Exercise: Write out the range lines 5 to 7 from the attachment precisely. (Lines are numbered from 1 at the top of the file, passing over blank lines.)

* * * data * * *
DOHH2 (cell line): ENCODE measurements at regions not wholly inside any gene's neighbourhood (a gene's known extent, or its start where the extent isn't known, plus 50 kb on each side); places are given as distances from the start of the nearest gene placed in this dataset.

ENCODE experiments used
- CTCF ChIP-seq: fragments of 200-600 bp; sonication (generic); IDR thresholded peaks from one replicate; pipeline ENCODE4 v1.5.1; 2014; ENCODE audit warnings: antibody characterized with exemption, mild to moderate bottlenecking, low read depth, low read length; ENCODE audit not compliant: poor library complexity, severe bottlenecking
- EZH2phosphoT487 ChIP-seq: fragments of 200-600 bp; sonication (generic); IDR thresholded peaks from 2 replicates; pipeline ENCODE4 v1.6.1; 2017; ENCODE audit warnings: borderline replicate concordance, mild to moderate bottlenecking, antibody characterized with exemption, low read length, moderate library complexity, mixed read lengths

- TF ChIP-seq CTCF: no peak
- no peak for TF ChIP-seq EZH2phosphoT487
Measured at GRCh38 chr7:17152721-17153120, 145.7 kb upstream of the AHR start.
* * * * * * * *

- TF ChIP-seq CTCF: no peak
- no peak for TF ChIP-seq EZH2phosphoT487
Measured at GRCh38 chr7:17152721-17153120, 145.7 kb upstream of the AHR start.